by Graham Summers
The financial world seems to think that because Greece accepted another bailout we’ll be off to the races in the markets.
Aside from how absolutely moronic this view is (how’d the first Greek bailout work out? And it was what 12 months ago?), we have to consider the backdrop against which this particular tragic-comedy is playing out.
The consensus view from the mainstream financial media and 99% of find managers is that liquidity and access to loose money from central banks will keep things afloat.
However, reality shows this not to be the case… at all. Consider for instance the impact of the Fed’s money pumps.
For starters, as a back of the envelope analysis, consider that in 2007 when the credit markets first jammed up, the Fed resorted to providing emergency money pumps of $30 billion or so.
By June 2008, the Fed had done this 14 times to the tune of $200+ billion. Then came the $700 billion bailout in November 2008.
So by the end of 2008, the Fed had put in nearly $1 trillion in capital to the markets. And this did absolutely nothing to avert the market collapse.
Then came QE 1, which put another $1.25 trillion into the markets. And even after QE 1 ended the Fed continued supplying the juice to the tune of $30 billion or so per month during options expiration weeks.
Then we get QE lite, which results in another $300 billion into the markets plus QE 2 which adds another $600 billion. So all in all, the Fed’s supplied a minimum of $4 TRILLION into the markets since 2008 (I’m not accounting for the trillions more in deal that have not been made public). And the S&P 500 is at roughly the same level as before the Bear Stearns collapse.
So on the surface of it, the Fed’s money spending appears to have accomplished something positive: they spent $4 trillion and the markets rallied bringing household net worth up 17% from its low in 2009.
However, when you dig deeper into the specific results of the Fed’s actions it becomes clear that not only is the Fed creating a giant Ponzi scheme in the financial markets, but that we’re getting close to a breaking point.
Consider that QE 1 provided $1.25 trillion in liquidity to the markets. From the date of its inception until its end, the S&P 500 roughly 540 points. Put another way, each $10 billion was worth 4.3 points on the S&P 500.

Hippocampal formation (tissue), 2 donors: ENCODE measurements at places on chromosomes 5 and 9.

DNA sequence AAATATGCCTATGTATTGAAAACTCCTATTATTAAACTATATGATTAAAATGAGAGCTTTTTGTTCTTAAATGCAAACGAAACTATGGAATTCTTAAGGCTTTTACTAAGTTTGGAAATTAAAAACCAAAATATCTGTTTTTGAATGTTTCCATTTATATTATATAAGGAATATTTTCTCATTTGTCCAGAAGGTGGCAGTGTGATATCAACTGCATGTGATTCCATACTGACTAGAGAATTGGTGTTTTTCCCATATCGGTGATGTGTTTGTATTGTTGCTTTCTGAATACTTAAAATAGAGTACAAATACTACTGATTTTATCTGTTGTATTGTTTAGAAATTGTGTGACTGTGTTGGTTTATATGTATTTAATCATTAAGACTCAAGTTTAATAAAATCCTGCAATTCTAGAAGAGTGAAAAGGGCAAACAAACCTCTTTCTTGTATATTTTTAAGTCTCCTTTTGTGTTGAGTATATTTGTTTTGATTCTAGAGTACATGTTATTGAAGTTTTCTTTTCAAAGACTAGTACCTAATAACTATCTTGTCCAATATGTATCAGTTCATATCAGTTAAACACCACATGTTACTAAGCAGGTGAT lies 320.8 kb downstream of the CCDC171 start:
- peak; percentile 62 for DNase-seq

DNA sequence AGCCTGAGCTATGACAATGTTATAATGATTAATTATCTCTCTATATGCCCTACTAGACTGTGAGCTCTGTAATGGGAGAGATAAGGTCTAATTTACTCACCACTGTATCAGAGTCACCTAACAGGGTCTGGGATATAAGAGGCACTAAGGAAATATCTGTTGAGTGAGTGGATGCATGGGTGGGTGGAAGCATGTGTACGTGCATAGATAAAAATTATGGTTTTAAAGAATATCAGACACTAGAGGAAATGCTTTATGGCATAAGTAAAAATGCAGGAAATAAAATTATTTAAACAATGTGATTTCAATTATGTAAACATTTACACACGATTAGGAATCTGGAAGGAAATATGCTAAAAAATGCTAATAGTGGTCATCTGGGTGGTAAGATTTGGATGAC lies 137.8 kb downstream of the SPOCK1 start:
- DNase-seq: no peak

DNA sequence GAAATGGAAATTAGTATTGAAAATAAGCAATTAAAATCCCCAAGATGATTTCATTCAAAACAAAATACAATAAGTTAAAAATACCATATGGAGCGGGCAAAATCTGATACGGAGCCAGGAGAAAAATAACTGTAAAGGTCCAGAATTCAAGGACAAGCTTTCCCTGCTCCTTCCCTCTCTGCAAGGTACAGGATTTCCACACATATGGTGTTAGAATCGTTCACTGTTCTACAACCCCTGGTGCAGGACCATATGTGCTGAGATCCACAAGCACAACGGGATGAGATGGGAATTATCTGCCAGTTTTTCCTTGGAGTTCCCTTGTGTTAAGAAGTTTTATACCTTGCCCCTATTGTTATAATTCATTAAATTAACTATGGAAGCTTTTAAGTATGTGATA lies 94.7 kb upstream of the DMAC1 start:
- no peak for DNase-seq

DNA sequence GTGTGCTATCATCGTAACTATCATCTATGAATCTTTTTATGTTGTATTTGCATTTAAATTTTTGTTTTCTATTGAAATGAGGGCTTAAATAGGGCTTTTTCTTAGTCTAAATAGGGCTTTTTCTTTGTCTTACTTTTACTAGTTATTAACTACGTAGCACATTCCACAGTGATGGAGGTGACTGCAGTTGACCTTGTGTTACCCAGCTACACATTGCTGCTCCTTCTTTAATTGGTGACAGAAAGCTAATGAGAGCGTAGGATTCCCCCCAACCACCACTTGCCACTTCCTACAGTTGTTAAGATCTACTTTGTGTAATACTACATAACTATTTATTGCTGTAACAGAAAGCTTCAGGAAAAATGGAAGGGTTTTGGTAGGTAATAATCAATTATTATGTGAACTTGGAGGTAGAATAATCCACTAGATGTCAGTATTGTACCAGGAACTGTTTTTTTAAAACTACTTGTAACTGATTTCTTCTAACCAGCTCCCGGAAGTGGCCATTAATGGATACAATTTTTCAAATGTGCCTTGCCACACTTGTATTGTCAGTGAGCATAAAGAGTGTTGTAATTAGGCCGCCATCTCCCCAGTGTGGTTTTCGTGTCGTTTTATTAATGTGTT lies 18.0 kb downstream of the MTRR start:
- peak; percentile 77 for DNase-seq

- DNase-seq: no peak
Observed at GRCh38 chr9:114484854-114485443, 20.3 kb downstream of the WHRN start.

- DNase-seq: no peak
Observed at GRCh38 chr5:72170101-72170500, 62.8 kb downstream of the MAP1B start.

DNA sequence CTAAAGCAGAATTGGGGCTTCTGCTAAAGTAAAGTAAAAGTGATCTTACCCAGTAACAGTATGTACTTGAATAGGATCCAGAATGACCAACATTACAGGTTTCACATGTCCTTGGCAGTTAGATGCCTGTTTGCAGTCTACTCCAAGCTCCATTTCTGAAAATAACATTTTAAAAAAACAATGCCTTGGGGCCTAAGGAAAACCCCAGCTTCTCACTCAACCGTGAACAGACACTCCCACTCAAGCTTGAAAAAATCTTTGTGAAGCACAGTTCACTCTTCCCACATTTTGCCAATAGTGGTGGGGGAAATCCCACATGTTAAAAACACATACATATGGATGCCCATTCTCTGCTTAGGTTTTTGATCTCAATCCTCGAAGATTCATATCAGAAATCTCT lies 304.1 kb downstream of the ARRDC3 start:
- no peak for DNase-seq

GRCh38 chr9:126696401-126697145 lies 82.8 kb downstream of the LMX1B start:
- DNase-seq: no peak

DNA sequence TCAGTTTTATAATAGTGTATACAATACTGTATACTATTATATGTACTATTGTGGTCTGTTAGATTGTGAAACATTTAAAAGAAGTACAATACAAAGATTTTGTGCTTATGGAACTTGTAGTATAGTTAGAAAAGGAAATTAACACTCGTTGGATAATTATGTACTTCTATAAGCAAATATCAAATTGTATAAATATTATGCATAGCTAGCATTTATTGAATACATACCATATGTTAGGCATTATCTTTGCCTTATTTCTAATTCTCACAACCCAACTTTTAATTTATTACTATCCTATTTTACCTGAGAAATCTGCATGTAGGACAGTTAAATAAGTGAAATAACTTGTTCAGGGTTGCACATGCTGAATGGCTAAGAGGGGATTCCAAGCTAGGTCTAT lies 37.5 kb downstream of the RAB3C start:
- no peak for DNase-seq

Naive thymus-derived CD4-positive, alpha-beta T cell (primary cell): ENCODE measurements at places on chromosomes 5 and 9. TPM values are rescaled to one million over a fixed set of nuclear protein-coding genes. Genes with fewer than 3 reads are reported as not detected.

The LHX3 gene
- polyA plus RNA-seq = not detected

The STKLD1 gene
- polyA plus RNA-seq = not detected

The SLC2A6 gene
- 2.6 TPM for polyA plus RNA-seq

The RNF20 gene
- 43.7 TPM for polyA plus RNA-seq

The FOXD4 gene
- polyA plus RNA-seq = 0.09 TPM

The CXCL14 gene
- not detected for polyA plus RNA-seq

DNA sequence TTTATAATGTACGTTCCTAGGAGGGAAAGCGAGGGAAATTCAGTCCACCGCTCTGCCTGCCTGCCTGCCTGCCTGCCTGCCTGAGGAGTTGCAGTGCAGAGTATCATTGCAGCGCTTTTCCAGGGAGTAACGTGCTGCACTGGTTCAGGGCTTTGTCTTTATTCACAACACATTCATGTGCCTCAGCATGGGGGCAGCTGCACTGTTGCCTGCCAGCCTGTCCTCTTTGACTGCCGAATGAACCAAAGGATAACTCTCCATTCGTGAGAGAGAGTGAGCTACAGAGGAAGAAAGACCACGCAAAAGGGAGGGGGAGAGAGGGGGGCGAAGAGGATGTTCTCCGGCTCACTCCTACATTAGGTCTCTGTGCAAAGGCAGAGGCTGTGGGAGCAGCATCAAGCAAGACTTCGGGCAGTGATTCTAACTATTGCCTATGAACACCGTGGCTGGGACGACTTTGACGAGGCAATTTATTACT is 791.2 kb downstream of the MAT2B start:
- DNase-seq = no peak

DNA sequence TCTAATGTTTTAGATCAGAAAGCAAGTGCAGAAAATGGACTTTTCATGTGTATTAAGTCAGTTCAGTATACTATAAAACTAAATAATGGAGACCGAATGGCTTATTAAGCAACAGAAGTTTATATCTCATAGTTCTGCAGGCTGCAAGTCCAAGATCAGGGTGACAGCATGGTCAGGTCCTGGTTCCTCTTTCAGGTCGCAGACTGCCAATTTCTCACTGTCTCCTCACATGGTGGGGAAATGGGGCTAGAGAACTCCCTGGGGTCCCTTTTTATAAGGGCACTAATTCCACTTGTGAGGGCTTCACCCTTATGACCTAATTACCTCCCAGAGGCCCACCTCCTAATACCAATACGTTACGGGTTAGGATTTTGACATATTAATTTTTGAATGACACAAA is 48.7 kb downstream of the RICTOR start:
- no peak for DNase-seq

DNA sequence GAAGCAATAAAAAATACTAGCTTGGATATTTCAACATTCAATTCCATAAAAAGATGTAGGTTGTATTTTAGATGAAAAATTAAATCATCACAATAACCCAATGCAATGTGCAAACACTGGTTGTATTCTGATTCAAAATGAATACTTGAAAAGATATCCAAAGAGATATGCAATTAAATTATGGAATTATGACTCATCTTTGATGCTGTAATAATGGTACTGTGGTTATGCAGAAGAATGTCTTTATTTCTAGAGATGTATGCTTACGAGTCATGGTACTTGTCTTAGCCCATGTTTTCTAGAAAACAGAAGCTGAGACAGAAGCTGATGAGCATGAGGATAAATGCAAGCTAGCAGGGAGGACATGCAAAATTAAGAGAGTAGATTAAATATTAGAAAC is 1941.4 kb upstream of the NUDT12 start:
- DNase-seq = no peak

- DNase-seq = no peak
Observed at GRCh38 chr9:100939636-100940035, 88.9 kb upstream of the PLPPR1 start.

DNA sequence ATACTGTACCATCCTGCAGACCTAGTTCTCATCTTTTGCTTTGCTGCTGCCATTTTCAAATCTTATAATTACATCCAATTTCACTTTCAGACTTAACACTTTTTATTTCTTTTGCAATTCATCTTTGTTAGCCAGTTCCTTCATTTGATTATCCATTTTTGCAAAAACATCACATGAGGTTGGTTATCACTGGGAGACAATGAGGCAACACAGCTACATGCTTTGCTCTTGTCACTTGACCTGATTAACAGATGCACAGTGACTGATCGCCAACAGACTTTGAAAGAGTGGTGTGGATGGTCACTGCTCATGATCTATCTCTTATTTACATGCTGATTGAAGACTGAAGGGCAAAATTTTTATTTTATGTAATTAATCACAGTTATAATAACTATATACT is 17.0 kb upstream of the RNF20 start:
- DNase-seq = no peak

In comparison, QE lite and QE 2 put roughly $900 billion into the market (roughly 75% of QE 1) creating a 251-point rally in the S&P 500. In this case, every $10 billion in additional capital was worth 2.7 points on the S&P 500.
So $10 billion of Fed money today is worth just over half (62%) the market gains of $10 billion in Fed money back in 2009. Put another way, every new injection of $10 billion from the Fed is producing less and less results.
If we step back and look at this plainly, we will see that reality does not in any way match the view that the Fed’s liquidity will solve the financial world’s problems. In fact, we see that each Fed move is having a smaller and smaller impact on the financial markets. Extend this idea out a bit further and you find that we will reach a point at which the Fed will no longer have any control over the financial markets.
I believe that we are rapidly approaching that point. Indeed, the Fed has already hit a wall in the sense that the negative impact of its policies (inflation/ prices soaring) far outweigh any positive impact (stocks rallying).
At some point, and I cannot say when, the market will begin to realize that the Fed cannot backstop the entire financial system. When this happens, THEN the REAL Crisis will hit and it will make 2008 look like a picnic. The reason is quite simple: the next Crisis will be a Crisis of Faith pertaining to the US Federal Reserve.
For 80+ years, the US financial system has operated under the belief that the Federal Reserve could handle any problem. This belief was put to the ultimate test in 2008 when the Fed faced off against the biggest Financial Crisis of the last 80 years. And the ONLY thing that kept us from the brink was the belief the Fed could fix things.
It couldn’t. And we’re all beginning to see that now.
So when the next Crisis hits it will become clear the Fed CANNOT fix these issues (it never could but most people hoped regardless). And that’s when the real collapse will begin.
It’s coming. The fact Bernanke has admitted publicly that he’s clueless what’s going on is a MAJOR step towards the world realizing that he’s lost control.
Which is why if you’re not taking steps to prepare for what’s coming now, you need to start moving.